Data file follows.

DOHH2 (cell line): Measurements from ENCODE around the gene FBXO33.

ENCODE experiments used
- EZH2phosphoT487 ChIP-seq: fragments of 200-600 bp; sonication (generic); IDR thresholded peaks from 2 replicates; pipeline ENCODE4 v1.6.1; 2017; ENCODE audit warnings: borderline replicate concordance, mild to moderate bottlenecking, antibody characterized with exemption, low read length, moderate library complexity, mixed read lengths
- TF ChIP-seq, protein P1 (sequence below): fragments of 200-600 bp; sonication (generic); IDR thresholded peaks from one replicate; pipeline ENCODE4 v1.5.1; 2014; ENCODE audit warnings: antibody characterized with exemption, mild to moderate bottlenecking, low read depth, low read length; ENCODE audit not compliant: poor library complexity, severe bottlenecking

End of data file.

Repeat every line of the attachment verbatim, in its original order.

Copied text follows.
DOHH2 (cell line): Measurements from ENCODE around the gene FBXO33.

ENCODE experiments used
- EZH2phosphoT487 ChIP-seq: fragments of 200-600 bp; sonication (generic); IDR thresholded peaks from 2 replicates; pipeline ENCODE4 v1.6.1; 2017; ENCODE audit warnings: borderline replicate concordance, mild to moderate bottlenecking, antibody characterized with exemption, low read length, moderate library complexity, mixed read lengths
- TF ChIP-seq, protein P1 (sequence below): fragments of 200-600 bp; sonication (generic); IDR thresholded peaks from one replicate; pipeline ENCODE4 v1.5.1; 2014; ENCODE audit warnings: antibody characterized with exemption, mild to moderate bottlenecking, low read depth, low read length; ENCODE audit not compliant: poor library complexity, severe bottlenecking